In the 18 years since Tilda Swinton and Sally Potter first collaborated on “Orlando,” Swinton has hosted a film festival in a ballroom with beanbags for seats and Potter doled out her last film “Rage” in seven episodes on mobile phones. Now, the only audacious thing left for this truly dynamic duo is to indulge in something as old fashioned as a revival of their much-beloved 1993 film in theaters.
“It looks like it was made yesterday!” exclaims Swinton, who claims to have been lobbying for a theatrical rerelease of the film for years. “Every time I’m in a city, at least five people on the street will tell me that it’s their favorite film, which makes me go to Sony Pictures Classics and say ‘You’ll make some cash if you put it in the pictures. Just go on, put it out there.'”
Indeed, Sony Classics chiefs Tom Bernard and Michael Barker heeded the call, dovetailing a MoMA retrospective of Potter’s work in New York that ends this week with a rerelease of “Orlando” in a newly struck digital restoration on the coasts on July 23rd.
While the Oscar-nominated art direction and costume design has never looked more pristine, “Orlando” itself remains as timeless as the Virginia Woolf story it is based on, which spans 400 years in the life of an Elizabethan nobleman who shuttles between centuries, artistic pursuits and genders to finally find peace in the 20th century.
It was a natural fit for the chameleonic Swinton back in 1992 and is a notable touchstone today for the actress since it returns to theaters as she is enjoying the success of “I Am Love,” the melodramatic festival favorite that she produced, something she does on many of her films even it without a proper title.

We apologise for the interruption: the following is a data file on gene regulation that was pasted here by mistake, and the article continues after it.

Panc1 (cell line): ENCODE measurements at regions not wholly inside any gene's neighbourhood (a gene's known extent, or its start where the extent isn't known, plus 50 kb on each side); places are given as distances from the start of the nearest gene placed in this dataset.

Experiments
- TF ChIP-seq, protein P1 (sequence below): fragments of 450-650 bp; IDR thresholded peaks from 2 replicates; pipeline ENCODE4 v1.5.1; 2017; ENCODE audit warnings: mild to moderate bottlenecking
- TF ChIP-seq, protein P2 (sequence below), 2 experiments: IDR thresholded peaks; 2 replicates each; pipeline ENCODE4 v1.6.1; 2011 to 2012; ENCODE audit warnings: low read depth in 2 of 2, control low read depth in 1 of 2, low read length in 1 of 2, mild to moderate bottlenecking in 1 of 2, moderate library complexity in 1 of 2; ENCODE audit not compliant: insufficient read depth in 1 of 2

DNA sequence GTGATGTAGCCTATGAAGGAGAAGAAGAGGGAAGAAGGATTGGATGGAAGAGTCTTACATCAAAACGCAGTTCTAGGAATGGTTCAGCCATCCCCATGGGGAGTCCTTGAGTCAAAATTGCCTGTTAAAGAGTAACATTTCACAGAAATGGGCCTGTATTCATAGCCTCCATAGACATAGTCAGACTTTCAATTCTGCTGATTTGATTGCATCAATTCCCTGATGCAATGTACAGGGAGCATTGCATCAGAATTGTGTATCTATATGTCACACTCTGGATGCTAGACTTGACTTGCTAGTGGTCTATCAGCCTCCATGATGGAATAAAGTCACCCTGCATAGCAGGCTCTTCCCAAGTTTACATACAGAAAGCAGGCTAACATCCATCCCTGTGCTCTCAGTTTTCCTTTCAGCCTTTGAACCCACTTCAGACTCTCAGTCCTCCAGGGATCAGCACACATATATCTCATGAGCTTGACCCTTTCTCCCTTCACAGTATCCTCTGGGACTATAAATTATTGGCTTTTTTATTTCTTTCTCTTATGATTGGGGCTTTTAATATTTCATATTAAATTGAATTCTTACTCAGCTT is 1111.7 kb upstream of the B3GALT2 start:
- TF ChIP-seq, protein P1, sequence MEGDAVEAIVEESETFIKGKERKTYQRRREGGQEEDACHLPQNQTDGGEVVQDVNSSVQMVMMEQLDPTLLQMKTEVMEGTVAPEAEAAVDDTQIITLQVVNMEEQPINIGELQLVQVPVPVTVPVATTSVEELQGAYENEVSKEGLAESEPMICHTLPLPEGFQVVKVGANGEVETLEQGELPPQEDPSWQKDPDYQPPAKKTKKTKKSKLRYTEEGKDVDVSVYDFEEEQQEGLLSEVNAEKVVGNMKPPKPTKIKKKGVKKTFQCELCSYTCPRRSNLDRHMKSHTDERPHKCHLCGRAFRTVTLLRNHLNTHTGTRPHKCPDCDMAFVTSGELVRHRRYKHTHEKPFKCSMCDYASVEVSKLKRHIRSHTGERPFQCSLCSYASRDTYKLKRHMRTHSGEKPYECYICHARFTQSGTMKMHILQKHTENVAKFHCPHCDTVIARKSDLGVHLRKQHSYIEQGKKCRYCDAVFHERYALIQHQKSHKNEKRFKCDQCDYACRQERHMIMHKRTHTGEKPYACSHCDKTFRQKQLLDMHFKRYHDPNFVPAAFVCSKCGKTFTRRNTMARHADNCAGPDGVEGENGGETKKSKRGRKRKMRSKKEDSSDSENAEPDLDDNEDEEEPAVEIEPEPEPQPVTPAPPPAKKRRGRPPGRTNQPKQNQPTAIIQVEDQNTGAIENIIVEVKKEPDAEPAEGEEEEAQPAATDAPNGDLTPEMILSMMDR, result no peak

In fact, “Orlando” was one of the first she worked on in such a capacity, after enjoying a fruitful partnership with Derek Jarman in the late ’80s and appreciating the feel of “familial production work.”
“I’ve never been that aware of wearing an actress hat. That’s not something that I’ve ever aspired to,” said Swinton, when asked about juggling her many roles on a production. “You talk about a producer hat as if it’s something you can take off. That’s my hair, that’s no hat.”
Which is why it’s no surprise to see Swinton glow with a mother’s warmth when referring to both “my babies” in “I Am Love” and “Orlando,” the latter of which she developed from scratch with Potter over the course of five years. (In her words, “there was a book, there was Sally and there was me.”) She’s currently doing the same for Lynne Ramsay’s adaptation of the Lionel Shriver novel “We Need to Talk About Kevin,” but she appears to be equally interested in preserving cinema as a whole.
“It’s possible for people to say of “I Am Love,” oh, it’s the kind of film they don’t make any more and you look at “Orlando” and it looks fresher than most films that are made this year,” said Swinton. “It does give one pause and makes one realize that this kind of film, this kind of filmmaking is ever current and it may not be possible to make billions in the first weekend from a film like this, but they last forever.”